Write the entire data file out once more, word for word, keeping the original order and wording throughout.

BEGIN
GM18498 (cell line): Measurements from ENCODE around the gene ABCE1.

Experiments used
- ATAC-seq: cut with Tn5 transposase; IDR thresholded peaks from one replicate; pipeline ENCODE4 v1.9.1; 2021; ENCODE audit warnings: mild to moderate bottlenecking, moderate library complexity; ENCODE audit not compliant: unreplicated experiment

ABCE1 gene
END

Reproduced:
GM18498 (cell line): Measurements from ENCODE around the gene ABCE1.

Experiments used
- ATAC-seq: cut with Tn5 transposase; IDR thresholded peaks from one replicate; pipeline ENCODE4 v1.9.1; 2021; ENCODE audit warnings: mild to moderate bottlenecking, moderate library complexity; ENCODE audit not compliant: unreplicated experiment

ABCE1 gene